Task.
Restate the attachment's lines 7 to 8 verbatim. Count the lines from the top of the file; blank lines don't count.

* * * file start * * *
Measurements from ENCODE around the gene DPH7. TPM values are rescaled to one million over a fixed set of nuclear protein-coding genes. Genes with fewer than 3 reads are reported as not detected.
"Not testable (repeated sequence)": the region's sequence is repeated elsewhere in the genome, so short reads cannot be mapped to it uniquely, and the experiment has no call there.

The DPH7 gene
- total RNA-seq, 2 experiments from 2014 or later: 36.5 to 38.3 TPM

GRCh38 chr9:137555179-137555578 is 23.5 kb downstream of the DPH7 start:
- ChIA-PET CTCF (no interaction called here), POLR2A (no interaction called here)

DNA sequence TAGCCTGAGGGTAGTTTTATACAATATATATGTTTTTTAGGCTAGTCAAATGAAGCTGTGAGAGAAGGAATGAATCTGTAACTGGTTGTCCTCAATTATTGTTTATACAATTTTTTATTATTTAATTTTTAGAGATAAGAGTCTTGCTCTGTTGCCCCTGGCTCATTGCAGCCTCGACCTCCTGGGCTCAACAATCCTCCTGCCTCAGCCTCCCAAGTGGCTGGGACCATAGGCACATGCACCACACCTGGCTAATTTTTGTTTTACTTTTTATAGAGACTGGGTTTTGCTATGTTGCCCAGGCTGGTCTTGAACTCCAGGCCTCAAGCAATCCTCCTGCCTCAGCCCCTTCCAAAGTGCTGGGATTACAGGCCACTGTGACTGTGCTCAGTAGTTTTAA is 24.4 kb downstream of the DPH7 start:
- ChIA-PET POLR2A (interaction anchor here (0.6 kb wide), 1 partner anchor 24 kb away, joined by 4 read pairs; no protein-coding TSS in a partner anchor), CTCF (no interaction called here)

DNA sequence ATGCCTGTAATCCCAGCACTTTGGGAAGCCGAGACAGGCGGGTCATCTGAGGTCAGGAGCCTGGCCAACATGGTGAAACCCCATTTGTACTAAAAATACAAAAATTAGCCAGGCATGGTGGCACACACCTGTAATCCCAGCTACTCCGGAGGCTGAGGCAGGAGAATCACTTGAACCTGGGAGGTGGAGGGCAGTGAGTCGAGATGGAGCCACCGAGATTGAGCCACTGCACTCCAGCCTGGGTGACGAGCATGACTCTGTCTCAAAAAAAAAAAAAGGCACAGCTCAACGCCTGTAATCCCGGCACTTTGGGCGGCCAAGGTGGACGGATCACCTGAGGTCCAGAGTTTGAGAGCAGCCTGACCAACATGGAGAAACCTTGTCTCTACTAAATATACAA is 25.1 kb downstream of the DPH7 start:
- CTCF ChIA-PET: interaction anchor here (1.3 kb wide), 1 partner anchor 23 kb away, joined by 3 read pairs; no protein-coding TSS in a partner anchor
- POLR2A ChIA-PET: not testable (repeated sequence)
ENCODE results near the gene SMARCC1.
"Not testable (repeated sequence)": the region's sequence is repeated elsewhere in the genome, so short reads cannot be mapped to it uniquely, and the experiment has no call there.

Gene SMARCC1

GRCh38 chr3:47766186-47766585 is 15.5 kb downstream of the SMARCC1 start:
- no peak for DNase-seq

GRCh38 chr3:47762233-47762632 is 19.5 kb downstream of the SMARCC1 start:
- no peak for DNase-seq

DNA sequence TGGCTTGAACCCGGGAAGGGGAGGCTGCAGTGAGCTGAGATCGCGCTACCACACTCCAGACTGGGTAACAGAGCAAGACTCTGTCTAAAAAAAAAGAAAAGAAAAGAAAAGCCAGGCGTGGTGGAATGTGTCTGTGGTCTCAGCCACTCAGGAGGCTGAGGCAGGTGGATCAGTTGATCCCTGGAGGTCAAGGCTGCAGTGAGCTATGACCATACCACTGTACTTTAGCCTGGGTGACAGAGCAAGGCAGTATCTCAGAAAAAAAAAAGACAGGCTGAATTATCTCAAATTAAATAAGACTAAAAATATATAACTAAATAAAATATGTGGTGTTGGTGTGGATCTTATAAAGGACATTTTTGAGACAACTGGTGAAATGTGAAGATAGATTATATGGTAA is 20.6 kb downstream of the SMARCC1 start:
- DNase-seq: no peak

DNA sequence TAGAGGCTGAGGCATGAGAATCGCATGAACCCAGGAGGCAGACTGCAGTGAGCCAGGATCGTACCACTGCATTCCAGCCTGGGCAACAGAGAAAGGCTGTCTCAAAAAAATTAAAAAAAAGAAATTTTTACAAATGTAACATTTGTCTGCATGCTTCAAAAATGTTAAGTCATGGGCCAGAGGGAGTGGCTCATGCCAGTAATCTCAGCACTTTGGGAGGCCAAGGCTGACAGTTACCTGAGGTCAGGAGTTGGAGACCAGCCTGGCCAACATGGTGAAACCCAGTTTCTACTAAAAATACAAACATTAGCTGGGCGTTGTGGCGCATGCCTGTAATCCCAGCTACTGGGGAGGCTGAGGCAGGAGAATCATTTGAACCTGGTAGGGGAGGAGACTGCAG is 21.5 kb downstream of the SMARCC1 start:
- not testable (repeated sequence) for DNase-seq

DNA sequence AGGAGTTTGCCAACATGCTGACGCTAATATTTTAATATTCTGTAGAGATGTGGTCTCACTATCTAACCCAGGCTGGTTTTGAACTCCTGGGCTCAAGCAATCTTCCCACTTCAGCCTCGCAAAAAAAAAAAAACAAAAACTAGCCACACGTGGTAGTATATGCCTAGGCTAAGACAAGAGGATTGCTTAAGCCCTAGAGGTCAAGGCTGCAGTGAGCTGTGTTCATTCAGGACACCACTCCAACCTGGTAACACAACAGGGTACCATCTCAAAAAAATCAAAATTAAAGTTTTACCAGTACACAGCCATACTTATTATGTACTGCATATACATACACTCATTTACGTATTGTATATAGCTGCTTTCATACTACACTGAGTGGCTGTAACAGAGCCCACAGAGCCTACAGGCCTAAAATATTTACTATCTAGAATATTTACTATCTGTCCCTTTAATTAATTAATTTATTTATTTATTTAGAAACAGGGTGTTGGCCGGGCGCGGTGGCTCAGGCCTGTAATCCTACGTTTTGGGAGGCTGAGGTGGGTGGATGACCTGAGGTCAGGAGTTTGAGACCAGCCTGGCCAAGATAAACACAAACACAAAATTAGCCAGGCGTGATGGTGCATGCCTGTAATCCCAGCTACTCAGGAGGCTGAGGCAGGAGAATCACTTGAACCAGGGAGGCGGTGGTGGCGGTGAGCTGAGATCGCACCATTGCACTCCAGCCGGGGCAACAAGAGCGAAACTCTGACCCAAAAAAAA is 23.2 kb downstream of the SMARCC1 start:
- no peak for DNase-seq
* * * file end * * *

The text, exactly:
DNA sequence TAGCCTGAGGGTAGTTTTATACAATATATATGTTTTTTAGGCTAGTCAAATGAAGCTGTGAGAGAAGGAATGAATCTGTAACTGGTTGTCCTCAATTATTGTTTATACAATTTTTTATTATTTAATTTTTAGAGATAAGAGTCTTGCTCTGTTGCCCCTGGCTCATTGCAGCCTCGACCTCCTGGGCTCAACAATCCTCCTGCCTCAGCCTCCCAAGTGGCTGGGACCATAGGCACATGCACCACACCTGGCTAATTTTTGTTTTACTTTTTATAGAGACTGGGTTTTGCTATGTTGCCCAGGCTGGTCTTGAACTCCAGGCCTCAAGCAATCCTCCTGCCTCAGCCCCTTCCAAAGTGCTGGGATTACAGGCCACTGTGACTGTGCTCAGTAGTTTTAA is 24.4 kb downstream of the DPH7 start:
- ChIA-PET POLR2A (interaction anchor here (0.6 kb wide), 1 partner anchor 24 kb away, joined by 4 read pairs; no protein-coding TSS in a partner anchor), CTCF (no interaction called here)